Recently, the law has been developed primarily in the context of NOC litigation dealing with two patents related to tadalafil, the earlier 377 patent, and the later 784 patent. In Mylan FC 2015 FC 17, discussed here, de Montigny J held that the appropriate date was (1), the First Claim date. Then, in Apotex Tadalafil FC, dealing with the same two patents, Gleason J expressed a preference for (2), the Second Claim date, but on the facts it was not necessary for her to decide between the First and Second claim dates: see here. The next decision, chronologically, was Mylan FCA, the appeal from Mylan FC. As discussed here, the Rennie JA, speaking for the FCA, definitively ruled out (3), the Second Publication date, but held that it was an open question as to whether the First or Second Claim date was correct. This effectively over-ruled de Montigny J’s holding that (1), the First Claim date, was appropriate, though he was affirmed in the result, because on the facts the result was the same whether the First or Second Claim date was used. Then, in Apotex Tadalafil FCA, Apotex argued that Whirlpool 2000 SCC 67 had held that (3), Second Publication date, was correct. The FCA rejected that argument and encouraged some out-of-the-box thinking: see here. Thus, coming in to this case, we have a clear holding from the FCA eliminating (3), the Second Publication date, but otherwise an entirely open question as between (1) and (2), the First or Second Claim date.

In this case, Manson J held that (2), the Second Claim date, is the correct date. This mattered on the facts, because Manson J held the claim at issue to be obvious as a consequence, but if the First Claim date, was used, the claim at issue would not have been obvious [207]. With that said, he had already held that claim to be obvious on a traditional obviousness analysis [202].

I must say that I find Manson J’s reasoning on this issue more difficult to follow that the rest of his decision. He said that in Apotex Tadalafil FCA the FCA had

declined to affirm Justice Rennie’s exclusion of the Second Publication date (Apotex Tadalafil FCA at para 41). Therefore, the law as it currently exists on the appropriate date for the obviousness-type double patenting analysis is inconclusive. [212]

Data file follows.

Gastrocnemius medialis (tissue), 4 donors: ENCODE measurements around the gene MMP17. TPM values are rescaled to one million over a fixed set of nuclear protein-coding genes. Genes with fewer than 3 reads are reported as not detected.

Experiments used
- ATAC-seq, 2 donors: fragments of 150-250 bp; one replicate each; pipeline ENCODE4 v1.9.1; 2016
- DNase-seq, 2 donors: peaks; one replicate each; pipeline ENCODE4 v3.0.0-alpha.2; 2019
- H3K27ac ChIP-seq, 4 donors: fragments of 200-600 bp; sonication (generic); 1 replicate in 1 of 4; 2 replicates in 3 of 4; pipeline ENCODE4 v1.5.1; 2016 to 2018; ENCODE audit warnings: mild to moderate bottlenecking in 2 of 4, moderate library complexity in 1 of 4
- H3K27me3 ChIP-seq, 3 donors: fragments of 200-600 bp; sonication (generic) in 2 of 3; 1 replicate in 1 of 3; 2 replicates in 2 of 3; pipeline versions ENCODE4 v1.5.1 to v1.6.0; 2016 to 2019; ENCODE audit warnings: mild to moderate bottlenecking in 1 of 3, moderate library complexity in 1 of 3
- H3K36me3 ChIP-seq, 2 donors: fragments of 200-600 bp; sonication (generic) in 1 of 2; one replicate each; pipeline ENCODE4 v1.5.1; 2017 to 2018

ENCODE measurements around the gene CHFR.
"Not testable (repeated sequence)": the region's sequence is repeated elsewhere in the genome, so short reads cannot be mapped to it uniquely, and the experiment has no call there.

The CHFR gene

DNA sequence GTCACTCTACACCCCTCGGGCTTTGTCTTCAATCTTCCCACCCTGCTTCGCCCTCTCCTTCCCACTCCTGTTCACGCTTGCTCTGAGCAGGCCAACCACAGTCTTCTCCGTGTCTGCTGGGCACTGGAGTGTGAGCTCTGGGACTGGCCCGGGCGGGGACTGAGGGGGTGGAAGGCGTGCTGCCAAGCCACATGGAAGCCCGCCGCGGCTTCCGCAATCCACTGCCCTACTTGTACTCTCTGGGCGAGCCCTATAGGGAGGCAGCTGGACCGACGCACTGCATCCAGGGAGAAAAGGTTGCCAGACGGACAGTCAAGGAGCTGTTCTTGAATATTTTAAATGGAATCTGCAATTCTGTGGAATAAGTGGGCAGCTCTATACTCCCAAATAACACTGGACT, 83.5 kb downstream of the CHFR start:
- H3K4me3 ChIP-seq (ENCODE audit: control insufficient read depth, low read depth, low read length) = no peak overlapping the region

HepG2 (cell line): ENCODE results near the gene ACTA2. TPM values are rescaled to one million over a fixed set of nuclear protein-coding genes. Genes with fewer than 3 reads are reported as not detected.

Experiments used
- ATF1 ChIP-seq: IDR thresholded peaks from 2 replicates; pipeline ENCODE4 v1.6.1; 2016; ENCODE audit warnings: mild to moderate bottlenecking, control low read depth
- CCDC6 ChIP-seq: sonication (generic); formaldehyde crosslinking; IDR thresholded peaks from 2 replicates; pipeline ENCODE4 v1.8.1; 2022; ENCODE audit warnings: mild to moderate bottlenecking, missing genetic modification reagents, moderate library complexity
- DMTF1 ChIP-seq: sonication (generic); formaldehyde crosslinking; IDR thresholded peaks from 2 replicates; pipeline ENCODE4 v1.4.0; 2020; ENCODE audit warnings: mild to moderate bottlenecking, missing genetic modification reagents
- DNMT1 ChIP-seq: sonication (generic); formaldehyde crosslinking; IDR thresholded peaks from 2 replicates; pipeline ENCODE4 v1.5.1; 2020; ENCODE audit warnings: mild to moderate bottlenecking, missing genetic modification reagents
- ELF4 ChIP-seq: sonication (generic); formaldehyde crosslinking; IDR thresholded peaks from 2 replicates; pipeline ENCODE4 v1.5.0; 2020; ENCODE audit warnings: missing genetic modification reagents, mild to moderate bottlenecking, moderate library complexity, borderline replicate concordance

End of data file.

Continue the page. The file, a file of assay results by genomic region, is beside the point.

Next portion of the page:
I find this passage confusing. It might be read as suggesting that Apotex Tadalafil FCA had doubted Rennie JA’s holding and re-opened the Second Publication date as a possibility, but I can’t read the decision that way. Apotex’s argument in Apotex Tadalafil FCA was Mylan FCA was wrongly decided because it was inconsistent with Whirlpool. This FCA rejected the inconsistency argument, and that is why Pelletier JA said “there is no reason for us to depart from Mylan FCA” [41]; he was not suggesting that Mylan FCA was doubtful authority and might be reconsidered.

Manson J then went on to say that he found the policy arguments made by Apotex for using Second Publication date to be persuasive in principle [209], [213]. However, those arguments were only briefly described, as being to the effect that the evil of double patenting “is to force the public to endure a prolonged monopoly on an invention,” and the publication date of the second patent “is the first date at which the patentee can enforce the second patent and the public is threatened by the risk of liability for infringement” [209]. I must say that I don’t see the force in this at all. An inventor is entitled to an invention which is not obvious as of the claim date, so the monopoly is “prolonged” only if the patent was obvious as of the claim date. Many valid patents are granted for inventions which would be obvious as of their publication date. And while the point about enforcement and liability is more or less true (though strictly, the patentee can’t enforce the patent until it is granted), I don’t really see the relevance. Manson J made the point only briefly, and no doubt it was clearer from the submissions.

No doubt Manson J’s discussion of the policy arguments was so cursory because he then went on to say, albeit in a roundabout way, that he was in any event bound by Mylan FCA to reject the Second Publication date [213]. Then, quoting a passage from Apotex Tadalafil FC [132] in which Gleason J said that “a sound argument” could be made for using (2), the Second Claim date, Manson J held that the Second Claim date, or more specifically, the Second Priority date, was indeed the correct date [216]. As discussed here, while Gleason J made a number of good points in her careful analysis, she did not definitively come down in favour of the Second Claim date. (I note that Manson J referred to the “Second Priority date,” while I have been referring to the “Second Claim date.” As discussed here, I think it is implicit in the decisions that it is reallythe choice between the earlier or later claim date that is at issue, even though in most of the cases this has been the priority date.)

In summary, Manson J’s Dasatinib decision is significant in holding that the appropriate date for assessing obviousness-type double-patenting is the Second Claim date, in a case in which it actually mattered on the facts. However, the holding was not strictly necessary to the result, as the claims in question were invalid under a standard obviousness analysis. Moreover, Manson J’s decision was thinly reasoned on this point. Given that Gleason J in Apotex Tadalafil FC did not feel bound to follow the much more thoroughly reasoned decision of de Montigny J in Mylan FC, I would say that it remains an open question as to whether the First or Second Claim date is appropriate.